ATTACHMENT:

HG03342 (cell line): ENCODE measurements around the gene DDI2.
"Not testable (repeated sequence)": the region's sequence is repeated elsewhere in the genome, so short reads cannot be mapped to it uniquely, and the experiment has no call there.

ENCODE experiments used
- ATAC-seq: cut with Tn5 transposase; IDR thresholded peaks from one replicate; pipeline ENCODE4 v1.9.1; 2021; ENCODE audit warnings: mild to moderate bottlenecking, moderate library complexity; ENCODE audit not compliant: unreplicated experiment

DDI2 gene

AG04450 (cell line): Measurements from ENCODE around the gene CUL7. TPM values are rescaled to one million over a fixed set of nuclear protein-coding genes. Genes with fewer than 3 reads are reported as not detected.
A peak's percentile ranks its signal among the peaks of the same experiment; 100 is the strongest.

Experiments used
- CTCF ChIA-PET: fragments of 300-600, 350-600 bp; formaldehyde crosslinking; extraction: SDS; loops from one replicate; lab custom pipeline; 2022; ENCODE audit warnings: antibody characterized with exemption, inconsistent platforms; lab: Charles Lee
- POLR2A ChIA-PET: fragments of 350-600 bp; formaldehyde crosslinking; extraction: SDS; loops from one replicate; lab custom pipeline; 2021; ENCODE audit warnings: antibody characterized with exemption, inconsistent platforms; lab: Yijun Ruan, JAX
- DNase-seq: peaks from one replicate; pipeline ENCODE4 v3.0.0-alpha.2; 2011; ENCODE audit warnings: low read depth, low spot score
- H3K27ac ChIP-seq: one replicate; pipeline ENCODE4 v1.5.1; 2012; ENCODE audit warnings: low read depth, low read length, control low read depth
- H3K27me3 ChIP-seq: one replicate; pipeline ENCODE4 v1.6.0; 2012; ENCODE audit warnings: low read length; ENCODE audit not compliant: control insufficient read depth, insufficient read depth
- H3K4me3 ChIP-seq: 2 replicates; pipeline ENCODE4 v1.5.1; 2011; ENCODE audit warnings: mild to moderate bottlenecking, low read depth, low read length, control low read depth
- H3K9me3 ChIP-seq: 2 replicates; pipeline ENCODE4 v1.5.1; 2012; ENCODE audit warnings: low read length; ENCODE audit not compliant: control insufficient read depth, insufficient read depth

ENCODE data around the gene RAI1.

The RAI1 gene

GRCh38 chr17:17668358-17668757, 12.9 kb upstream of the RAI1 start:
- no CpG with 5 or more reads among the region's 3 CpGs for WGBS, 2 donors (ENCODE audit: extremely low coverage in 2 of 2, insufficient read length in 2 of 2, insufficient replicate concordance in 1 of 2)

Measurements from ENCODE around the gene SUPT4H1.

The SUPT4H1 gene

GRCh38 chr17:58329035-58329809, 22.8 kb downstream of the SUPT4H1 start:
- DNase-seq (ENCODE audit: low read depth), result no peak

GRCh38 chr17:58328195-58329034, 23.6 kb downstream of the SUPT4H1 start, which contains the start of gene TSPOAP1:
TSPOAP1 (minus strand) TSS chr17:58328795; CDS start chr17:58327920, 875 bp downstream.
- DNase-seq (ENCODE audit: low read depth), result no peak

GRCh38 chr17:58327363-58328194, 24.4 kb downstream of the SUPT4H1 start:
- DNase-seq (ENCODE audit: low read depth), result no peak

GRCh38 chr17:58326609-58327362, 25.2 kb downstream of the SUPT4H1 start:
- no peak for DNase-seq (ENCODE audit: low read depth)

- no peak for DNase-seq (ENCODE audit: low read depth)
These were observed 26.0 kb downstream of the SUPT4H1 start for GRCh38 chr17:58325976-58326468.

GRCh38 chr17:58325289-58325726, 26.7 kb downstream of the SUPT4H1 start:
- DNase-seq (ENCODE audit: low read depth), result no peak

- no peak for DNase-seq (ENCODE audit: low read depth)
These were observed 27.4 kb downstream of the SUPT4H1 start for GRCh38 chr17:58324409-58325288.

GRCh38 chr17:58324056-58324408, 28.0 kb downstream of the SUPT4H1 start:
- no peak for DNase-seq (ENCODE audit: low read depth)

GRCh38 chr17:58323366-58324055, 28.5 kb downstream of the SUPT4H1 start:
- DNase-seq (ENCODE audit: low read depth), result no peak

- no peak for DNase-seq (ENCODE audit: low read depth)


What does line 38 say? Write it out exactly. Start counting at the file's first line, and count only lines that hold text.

- no peak for DNase-seq (ENCODE audit: low read depth)